On the company’s own employee app, coaches provide practical tips in text and video format, such as advice on optimal reeving and turning behaviour.

Training reduces damage

The training courses also focus on driver training: among other things, drivers practice manoeuvring in very narrow passages. Pilot coaches accompany their new colleagues in the cab during their first week behind the wheel. During this phase, a decision is made as to whether the newcomer will continue to drive blue Reinert drawbar trailers – if so, the trainer remains their direct contact.

Jürgen Knaack is very satisfied with the experience gained as part of the coaching project so far: ‘For example, the pilots cause significantly less damage since they are accompanied by the coaches.’ When an accident happens, it is thoroughly analysed and examined to see what can be done about the causes. Coaches take particular care to ensure that their protégés secure the load optimally. ‘This in particular is sometimes handled too laxly in practice,’ says Knaack. ‘Yet it is precisely in this area that some of the greatest accident risks lurk.’

Pilot coaches also go out and check on their colleagues on-site: at rest areas, for example, they talk about how to correctly park the vehicles. Tricky parking situations on motorways may tempt people to make concessions here, which is why it is particularly important to point out the risks involved.

Reinert Logistics is constantly developing and aims to be one of the top 20 in the industry by 2025. As pilot coaches, employees can participate in this process and help shape it themselves.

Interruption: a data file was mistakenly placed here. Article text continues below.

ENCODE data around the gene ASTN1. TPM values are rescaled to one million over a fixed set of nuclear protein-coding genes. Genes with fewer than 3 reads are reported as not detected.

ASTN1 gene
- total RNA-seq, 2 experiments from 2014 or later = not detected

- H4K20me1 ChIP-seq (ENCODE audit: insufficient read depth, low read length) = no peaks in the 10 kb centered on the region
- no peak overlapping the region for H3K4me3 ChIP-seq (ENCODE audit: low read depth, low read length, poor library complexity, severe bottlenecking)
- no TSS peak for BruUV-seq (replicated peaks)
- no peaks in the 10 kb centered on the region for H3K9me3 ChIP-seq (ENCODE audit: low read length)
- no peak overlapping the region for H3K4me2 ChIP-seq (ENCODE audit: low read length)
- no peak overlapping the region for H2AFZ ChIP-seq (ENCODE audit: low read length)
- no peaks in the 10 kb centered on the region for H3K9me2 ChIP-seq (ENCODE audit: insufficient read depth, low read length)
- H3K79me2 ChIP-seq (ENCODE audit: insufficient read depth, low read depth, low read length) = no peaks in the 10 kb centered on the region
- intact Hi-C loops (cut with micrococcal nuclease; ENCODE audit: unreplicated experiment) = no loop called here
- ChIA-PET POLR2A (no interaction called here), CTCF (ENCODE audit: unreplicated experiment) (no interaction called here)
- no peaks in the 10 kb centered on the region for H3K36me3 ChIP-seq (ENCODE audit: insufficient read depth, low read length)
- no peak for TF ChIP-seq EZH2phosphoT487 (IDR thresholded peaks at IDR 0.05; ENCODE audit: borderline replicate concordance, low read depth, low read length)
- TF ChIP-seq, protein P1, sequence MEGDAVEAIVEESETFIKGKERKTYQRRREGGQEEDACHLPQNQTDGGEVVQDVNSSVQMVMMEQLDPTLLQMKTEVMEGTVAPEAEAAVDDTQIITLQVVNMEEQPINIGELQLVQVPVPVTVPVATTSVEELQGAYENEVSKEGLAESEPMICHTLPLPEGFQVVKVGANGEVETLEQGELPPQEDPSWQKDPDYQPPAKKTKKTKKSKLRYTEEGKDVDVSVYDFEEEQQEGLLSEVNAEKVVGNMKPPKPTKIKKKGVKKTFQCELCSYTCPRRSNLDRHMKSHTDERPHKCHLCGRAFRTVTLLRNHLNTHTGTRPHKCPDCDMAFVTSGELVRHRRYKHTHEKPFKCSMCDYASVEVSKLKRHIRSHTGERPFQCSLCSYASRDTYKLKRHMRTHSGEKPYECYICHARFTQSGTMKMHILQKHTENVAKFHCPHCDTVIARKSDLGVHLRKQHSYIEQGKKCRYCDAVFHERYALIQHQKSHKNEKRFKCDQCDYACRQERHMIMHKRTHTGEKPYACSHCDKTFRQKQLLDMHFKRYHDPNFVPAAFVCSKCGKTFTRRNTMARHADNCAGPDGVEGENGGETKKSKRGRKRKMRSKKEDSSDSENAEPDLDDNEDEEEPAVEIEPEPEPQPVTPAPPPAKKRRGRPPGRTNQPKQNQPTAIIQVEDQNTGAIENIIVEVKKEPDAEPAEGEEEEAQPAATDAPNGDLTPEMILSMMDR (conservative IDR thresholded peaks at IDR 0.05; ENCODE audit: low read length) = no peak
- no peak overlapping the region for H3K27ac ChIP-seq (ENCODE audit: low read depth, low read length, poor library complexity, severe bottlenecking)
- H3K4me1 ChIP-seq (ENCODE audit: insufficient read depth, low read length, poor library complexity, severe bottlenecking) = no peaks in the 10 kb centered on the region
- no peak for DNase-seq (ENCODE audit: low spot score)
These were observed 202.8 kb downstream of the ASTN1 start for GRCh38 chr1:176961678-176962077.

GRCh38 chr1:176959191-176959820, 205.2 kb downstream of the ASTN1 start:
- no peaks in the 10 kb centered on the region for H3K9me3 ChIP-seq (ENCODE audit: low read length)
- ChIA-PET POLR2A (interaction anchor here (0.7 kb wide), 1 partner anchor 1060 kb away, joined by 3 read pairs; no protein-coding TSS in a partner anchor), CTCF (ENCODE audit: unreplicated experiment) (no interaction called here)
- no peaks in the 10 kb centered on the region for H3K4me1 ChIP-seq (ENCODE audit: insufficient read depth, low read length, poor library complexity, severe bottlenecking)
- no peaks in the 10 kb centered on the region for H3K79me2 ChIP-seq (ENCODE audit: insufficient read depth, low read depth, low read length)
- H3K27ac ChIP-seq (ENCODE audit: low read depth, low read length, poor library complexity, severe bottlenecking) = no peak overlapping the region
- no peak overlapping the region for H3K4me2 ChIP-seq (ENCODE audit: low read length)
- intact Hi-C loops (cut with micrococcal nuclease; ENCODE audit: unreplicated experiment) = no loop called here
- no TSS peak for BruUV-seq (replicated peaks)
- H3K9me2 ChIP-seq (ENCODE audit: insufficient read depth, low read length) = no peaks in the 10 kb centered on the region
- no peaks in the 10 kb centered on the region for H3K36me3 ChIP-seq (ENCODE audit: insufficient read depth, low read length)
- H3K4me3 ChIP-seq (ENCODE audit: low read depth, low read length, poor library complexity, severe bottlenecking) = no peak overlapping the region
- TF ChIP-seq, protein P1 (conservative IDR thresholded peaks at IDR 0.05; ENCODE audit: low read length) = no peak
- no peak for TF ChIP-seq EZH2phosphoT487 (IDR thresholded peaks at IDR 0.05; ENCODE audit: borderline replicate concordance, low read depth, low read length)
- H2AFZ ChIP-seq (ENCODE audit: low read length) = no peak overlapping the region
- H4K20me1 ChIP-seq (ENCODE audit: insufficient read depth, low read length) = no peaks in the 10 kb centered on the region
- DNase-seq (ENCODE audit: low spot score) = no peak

Establishing a positive error culture

Reinert Logistics created an open-error culture at the same time as launching the pilot-coach project: the company not only evaluates even minor damage with those affected, but with all drivers. The truck driver first describes things from their perspective. Then they look for solutions together to avoid such accidents in the future and communicate them to all colleagues. ‘We are not concerned with apportioning blame, but we’d rather sensitise the drivers,’ reports Jürgen Knaack. ‘These unbiased error evaluations have a noticeably positive effect on the team and encourage the truckers to continuously question themselves and improve.’

However, it has so far been a challenge to get even long-serving drivers on board. Their damage ratio has remained almost unchanged and high. Jürgen Knaack sees the routine of day-to-day business in the haulage industry as the cause, and results in risks being underestimated. This makes it all the more important to keep at it consistently and support the drivers with knowledge and expertise. Furthermore, cooperation with dispatchers is to be improved. ‘All in all, the pilot-coach project adds value,’ says Knaack. ‘After all, the results so far show that we have been able to improve the quality of road transport considerably as a result.’